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Geography 121 Project Two: Locating Geographic Coordinates using GPS


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Title: Geography 121 Project Two: Locating Geographic Coordinates using GPS

Geography 121 Project Two Locating Geographic
Coordinates using GPS
  • Jeffrey Hayden
  • Kristen Muscat
  • Jamie Pfitzenmeyer
  • William Steudler

A review of GPS
  • GPS otherwise known as Global Positioning System
    is a navigational tool based off the concept of

GPS was developed by the US Department of
National Defense.
There are 3 components of GPS
User Segment
Control Segment
Space Satellite
The GPS Space Segment
The GPS space segment consists of 24 satellites
located in space which orbit the earth. These 24
satellites follow the path of 6 distinct orbits
circulating every 12 hours.
The 24 satellites continually send messages to
receivers which are located on Earths surface.
The GPS Control Segment
The control segment consists of monitor control
stations located across the globe. The control
station calculates satellites orbit and clock
information every 15 minutes. The control
station also sends updated navigation information
to satellites a few times a day.
The GPS User Segment
The user segment of the GPS system continually
listens for signals broadcasted by the
satellites. The user segment then receives the
information from the various satellites and
calculates the distance information. The user
segment then uses distance data and trilateration
to determine the location.
The user segment can be hand-held or can also be
used to track animals and navigate airplanes.
Inaccuracies with GPS
  • Atmospheric Delay- when the satellite's signal is
    delayed because it bounces through the atmosphere
  • Multipath- when the signal bounces off or is
    delayed by an object (trees or people) before it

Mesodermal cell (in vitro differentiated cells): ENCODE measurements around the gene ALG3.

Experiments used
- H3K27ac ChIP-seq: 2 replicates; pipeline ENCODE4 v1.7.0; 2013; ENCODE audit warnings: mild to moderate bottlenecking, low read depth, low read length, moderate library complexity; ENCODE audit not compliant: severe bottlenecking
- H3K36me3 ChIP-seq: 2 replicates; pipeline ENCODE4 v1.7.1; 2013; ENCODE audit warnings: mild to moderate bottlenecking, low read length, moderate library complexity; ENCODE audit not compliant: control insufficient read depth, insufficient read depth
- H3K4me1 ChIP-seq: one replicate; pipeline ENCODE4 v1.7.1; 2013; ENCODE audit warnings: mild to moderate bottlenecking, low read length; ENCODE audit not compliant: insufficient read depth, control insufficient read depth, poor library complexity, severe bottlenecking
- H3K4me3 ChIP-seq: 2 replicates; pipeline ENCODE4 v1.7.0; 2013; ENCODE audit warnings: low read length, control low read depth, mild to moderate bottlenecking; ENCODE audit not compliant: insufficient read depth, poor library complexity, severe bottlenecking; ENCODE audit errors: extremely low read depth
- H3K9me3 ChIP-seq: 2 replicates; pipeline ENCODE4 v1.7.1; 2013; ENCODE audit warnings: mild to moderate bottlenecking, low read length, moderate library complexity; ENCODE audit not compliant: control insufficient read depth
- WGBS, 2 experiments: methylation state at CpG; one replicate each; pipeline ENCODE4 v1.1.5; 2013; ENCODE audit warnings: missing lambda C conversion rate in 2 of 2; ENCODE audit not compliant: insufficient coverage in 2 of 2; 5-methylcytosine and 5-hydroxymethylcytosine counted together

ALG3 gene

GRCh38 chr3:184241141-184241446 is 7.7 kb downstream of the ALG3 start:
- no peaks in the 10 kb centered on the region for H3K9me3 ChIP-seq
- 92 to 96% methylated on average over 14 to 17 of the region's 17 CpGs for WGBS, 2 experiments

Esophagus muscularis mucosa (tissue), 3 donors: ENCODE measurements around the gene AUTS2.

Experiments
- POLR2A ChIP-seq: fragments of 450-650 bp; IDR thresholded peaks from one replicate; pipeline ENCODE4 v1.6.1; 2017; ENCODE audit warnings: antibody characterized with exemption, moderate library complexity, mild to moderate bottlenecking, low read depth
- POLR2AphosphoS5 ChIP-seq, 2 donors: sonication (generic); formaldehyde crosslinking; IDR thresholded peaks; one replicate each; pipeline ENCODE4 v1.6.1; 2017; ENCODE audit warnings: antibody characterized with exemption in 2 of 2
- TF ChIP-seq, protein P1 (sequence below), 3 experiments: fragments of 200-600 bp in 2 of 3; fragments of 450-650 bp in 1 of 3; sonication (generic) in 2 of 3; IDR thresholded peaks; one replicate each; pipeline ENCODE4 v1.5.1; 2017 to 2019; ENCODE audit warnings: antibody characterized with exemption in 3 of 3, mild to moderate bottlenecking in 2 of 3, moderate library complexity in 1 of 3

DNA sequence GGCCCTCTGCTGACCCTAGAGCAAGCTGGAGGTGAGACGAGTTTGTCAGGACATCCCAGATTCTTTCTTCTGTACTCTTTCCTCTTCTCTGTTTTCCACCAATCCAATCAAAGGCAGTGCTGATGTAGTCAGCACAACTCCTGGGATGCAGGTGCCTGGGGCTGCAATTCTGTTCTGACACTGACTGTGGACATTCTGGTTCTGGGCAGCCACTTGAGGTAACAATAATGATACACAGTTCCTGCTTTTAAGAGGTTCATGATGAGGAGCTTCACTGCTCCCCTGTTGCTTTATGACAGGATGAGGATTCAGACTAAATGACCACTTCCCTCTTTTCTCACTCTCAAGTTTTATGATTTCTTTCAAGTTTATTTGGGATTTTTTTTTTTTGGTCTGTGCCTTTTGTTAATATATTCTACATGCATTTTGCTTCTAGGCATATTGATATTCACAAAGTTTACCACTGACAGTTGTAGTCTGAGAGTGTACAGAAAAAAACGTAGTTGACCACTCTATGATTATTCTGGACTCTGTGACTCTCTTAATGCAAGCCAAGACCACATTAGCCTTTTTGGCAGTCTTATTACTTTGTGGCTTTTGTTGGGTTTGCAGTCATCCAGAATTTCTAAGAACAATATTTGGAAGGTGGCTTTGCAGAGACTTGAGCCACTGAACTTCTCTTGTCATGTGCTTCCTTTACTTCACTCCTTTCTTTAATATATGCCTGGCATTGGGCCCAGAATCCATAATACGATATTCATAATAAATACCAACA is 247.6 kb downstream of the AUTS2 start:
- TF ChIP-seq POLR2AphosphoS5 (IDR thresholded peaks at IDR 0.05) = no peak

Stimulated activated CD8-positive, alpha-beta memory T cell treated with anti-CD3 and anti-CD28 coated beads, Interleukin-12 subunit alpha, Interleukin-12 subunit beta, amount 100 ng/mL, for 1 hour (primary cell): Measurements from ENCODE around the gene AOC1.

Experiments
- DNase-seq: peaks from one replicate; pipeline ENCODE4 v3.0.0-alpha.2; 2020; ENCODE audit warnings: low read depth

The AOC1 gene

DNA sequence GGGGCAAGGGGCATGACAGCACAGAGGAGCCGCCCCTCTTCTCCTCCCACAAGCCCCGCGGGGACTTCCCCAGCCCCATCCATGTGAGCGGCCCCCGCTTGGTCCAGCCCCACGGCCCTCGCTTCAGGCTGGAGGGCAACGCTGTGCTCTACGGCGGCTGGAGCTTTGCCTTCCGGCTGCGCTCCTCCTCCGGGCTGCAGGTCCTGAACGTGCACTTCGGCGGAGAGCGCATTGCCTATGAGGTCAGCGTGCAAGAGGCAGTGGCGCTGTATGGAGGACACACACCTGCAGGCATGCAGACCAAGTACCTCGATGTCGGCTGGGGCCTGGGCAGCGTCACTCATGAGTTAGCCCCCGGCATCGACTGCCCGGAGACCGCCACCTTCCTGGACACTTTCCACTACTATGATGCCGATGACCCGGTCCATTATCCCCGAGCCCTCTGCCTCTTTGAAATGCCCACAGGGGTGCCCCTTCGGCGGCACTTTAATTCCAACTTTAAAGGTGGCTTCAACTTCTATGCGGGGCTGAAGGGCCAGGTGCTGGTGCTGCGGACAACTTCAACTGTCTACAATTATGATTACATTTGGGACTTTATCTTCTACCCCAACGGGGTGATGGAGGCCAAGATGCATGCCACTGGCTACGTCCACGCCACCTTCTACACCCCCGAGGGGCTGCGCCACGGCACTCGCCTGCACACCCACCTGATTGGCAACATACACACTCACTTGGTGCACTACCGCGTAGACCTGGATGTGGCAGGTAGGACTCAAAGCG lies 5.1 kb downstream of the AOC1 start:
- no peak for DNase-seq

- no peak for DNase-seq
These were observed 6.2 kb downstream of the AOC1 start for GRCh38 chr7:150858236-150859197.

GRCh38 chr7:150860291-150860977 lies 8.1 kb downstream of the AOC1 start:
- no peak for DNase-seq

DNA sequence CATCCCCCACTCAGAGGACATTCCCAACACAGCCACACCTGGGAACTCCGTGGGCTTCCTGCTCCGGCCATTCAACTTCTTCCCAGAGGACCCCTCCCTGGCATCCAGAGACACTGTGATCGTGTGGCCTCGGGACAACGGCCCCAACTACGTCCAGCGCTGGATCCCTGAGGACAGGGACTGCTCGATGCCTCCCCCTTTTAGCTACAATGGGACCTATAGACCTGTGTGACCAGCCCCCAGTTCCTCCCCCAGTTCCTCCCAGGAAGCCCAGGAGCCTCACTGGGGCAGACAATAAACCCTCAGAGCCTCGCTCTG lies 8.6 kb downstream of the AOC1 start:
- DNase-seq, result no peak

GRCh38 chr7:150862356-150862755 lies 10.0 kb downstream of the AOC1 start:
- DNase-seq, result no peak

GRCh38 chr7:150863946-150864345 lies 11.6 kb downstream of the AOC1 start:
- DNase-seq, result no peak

reaches the user segment.
  • Obstruction- when an large object (a building)
    between the satellite signal and the user segment
    completely blocks connection.

How to do PROJECT 2
  • There are 2 parts to this project, with a group
    of 3-4 people you will
  • A. Locate 2 unidentified points using the
    handheld GPS. Also, you will locate your own 4
    points using the GPS.
  • B. Then you will plot these points using computer
    software on a map of Penn State.

For this project you will need the following
  • GPS and cord (these you can sign out with Missy)
  • Pencil/Pen
  • Worksheet
  • Computer
  • Patience, this project takes time.

Before searching for your points
  • -Make sure there is sufficient battery levels on
    the GPS, it might even be a good idea to bring 4
    extra AA batteries along with you in case you
    have problems.
  • Print out the worksheet for this project here
  • http//
  • Now you are ready to get to work!

To Avoid MUCH Confusion
  • -The GPS system records coordinates as degrees,
    minutes and seconds. VERY IMPORTANT!!--
  • These measurements DO NOT directly translate into
  • -Convert the decimal (mystery) coordinates you
    were given on your worksheet to degrees, minutes,
    and seconds (in order to find them using the
    GPS). You may wish to use this website
  • http//

Getting Started
  • After you determine your converted coordinates,
    it is now time to turn on GPS. Do this by holding
    red light bulb button. (if you are inside, you
    probably will not get a signal)
  • Press the Page button until the Main Menu page
  • Next, highlight Waypoint List using the arrows
    and press enter
  • If previous waypoints exist, using the arrow-
    highlight Delete Waypoints and press enter.

Locate a Waypoint
  • Press the GOTO button (top left.)
  • Type in the unidentified
  • coordinates that you were
  • given on the worksheet.
  • The GPS will then lead you to
  • these mystery points.
  • Remember, you should be looking for the converted
    coordinates (decimal to degrees, minutes, and

Important Information
  • When choosing your four locations, make sure that
    they fall somewhere in West-Central portion of
    campus (between Walker Building and the HUB)